INDUSTRIAL APPLICATION EXAMPLES
Over recent years, there have been many developments in industrial control and automation systems which have led to human machine interfaces becoming a necessary component of most industrial control and automation systems. Two important examples in this respect are the human robot inter- faces in industrial robots, and the human machine interfaces in SCADA systems.
Human–machine interfaces in robotic systems
A human machine interface in a robotic system is a terminal that allows the human operator to control, monitor, and collect data, and can also be used to program the system.
Sometimes the human machine interface can be built into the mainframes of the robotic systems. This kind of human machine interface can be a computer screen, pendant consoles, spin buttons, and arm sticks. However, the interface may also go through a chain of devices that on one side convert human-intelligible commands into robot commands and on the other side convert robot feedback into human-understandable information. At the beginning of the chain (close to the human operator) there is a robot control station equipped with a series of human machine interfaces, at the other end there is a robot controller.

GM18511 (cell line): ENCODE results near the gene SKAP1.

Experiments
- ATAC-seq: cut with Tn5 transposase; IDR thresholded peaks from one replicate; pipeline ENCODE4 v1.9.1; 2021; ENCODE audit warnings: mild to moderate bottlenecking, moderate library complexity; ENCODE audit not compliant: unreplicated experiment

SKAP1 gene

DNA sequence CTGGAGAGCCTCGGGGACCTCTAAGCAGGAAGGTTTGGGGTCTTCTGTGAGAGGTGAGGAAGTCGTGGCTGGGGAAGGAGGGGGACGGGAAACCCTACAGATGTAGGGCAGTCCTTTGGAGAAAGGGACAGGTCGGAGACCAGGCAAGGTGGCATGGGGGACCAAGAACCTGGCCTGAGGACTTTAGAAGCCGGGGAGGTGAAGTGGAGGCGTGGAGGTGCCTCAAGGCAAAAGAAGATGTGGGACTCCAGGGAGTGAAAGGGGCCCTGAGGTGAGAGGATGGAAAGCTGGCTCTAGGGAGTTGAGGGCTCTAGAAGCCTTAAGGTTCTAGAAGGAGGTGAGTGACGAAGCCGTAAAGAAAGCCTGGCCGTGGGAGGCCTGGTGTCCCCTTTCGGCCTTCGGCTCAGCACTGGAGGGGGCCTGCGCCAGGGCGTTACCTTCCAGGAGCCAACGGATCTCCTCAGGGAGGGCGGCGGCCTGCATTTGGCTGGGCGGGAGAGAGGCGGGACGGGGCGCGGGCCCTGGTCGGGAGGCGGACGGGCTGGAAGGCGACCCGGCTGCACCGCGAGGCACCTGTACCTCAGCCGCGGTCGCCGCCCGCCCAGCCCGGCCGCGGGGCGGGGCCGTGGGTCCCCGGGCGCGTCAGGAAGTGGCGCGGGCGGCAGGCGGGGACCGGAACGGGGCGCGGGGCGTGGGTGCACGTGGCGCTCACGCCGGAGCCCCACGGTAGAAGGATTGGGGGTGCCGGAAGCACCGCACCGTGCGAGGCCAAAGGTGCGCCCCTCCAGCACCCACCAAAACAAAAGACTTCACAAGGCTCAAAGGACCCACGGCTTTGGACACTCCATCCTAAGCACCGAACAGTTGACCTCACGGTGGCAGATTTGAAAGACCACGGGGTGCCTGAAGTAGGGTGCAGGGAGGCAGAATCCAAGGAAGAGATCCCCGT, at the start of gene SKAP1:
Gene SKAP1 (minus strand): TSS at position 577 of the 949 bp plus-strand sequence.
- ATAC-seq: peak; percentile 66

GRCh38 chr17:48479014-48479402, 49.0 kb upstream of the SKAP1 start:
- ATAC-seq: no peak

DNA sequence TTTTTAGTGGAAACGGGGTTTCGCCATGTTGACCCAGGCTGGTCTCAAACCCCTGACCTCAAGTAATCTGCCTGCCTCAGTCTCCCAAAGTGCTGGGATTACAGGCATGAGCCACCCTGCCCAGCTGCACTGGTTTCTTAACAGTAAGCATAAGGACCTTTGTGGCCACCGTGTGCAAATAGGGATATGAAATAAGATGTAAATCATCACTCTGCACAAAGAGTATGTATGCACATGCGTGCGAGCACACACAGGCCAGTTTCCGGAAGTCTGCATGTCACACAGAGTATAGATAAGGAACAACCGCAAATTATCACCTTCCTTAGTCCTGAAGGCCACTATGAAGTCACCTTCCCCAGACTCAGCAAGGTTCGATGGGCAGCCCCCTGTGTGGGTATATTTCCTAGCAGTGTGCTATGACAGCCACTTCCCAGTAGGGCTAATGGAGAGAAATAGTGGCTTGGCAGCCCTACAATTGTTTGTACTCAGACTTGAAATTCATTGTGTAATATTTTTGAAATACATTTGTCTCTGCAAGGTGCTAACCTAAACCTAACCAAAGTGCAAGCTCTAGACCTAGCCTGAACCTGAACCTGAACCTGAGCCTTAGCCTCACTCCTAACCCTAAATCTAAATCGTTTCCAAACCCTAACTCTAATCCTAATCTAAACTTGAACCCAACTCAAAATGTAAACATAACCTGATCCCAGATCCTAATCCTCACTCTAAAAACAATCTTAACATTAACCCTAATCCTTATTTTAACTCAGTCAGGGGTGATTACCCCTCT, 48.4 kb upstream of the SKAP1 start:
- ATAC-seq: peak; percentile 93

Different human machine interfaces are needed to deal with different types of involvement of the human operator. For programming activities, the consolidated human machine interfaces of computer consoles are adequate; for advanced programming involving interaction with three-dimensional computer models, joysticks and a space-mouse could be used; for limited teleoperation, a set of joysticks has traditionally been used; for advanced and immersive teleoperation with force feedback, master-arms and Exoskeletons are the best choice While performing any robot operation, a human operator may interact with the robot in degrees ranging between two extremes: no interaction and constant interaction. The two control models associated with these extremes are: